Is There A Scene In Which You Are Most Proud Of That The Audience Should Look Out For? Why This Scene?
I guess I’d have to say the scene that we keep coming back to in the film with the buffalo.  It probably has too much to do with the circumstances of that shoot day and place.  It’s just extra special to me all the way through.  It had the obvious logistical complications of working with a lot of large wild animals.  It just unfolded with such real emotions as a shoot and then represented on screen with such grace and power through the help of my Blackfeet friends, with such beauty and handheld instinct from cinematographer Benjamin Kitchens, focus pulling from Leonard Walsh and the entire crew was affected by it all for sure.  Actor Red Plume was such a great presence, and it all culminated with such strength and emotion from Devery.  It still takes my breath away and I’ve seen it way too many times.  Despite the troubles and heartache, I will always remember that day fondly, vividly. 

Congratulations on Being Selected For the Raindance Film Festival! How Does It Feel?
It feels really good, thanks.  I’m just really happy and a bit relieved to have found a home for our premiere that seems like a great fit for Running Eagle.  We’re renegades of sorts and it seems like Raindance has a similar spirit the more I learn about the history of the festival.  They aren’t afraid to take risks and showcase uncompromising work.  I’m excited for the Ken Loach tribute.  Excited to study up, watch a lot of Ken Loach films.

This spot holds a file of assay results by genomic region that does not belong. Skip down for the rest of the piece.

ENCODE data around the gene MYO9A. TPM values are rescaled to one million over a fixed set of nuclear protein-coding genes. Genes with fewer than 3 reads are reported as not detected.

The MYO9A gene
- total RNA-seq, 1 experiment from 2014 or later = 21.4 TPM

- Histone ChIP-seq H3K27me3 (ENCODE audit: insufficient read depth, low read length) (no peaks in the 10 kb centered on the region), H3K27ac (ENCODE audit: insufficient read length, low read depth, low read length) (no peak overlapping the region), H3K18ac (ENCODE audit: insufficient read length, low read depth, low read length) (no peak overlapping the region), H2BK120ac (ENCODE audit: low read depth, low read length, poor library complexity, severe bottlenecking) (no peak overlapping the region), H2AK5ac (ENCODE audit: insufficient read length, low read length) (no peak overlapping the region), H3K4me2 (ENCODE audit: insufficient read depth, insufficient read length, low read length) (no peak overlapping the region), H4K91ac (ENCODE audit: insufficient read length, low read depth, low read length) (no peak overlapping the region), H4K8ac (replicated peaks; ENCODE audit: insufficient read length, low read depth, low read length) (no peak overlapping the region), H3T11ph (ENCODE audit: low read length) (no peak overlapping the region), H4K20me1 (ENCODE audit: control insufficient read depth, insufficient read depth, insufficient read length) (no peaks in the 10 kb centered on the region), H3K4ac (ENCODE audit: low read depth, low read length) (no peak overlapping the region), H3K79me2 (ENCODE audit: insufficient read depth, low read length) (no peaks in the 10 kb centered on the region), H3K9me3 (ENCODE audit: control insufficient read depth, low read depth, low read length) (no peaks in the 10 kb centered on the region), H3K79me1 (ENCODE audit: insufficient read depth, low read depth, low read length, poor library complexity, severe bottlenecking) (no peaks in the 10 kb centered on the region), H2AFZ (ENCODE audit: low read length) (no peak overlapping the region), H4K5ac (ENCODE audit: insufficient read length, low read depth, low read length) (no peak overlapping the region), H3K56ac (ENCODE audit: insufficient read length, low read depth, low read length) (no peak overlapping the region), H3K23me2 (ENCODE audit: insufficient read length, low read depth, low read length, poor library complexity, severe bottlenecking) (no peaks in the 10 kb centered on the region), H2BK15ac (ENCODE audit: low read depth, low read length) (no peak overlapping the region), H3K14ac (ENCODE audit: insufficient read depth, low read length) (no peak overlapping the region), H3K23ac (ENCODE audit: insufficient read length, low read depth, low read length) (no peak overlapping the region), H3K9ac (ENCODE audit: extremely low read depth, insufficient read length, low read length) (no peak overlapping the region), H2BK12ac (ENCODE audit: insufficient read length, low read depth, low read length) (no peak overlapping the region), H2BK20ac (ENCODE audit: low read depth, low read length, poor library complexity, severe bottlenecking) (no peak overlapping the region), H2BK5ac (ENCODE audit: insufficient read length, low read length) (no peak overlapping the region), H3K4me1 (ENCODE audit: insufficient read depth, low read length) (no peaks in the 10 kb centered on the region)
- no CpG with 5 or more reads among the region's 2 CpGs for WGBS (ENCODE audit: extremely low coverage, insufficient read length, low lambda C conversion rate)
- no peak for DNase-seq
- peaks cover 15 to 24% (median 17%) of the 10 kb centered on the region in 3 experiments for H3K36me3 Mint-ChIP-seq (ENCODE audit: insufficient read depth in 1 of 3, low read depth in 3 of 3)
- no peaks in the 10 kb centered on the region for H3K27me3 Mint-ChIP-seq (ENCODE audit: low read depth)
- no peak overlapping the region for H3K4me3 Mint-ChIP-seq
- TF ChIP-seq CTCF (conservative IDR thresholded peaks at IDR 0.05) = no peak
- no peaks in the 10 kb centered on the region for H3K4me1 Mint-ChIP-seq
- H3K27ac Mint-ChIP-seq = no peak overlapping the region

Are There Any Films At The Festival That You Are Looking Forward To Seeing? 
I am really excited to kind of roll with it and watch as many films as I can.  Can’t wait to learn more about the many that are there. 

What Is Your Favourite Thing About The Raindance Film Festival?
Not sure yet, but from what I’ve read, they seem to be running some fun talks and great seminars. Will have to check some of them out.  Hope to meet some folks interested in helping make the feature happen. 

Finally Can You Tell Us What You Are Currently Working On Or What We Can Expect From You In The Future? 
That feature. Got to get over that hump. More shorts, there’s a pretty well-known sci-fi short story I’d love to adapt into a short.  Oh what a crazy feature that could be too.  Have to see if they’ll let me at the material.  May be too expensive for right now, still paying off the last one.  

Blog Soon, 
Joey X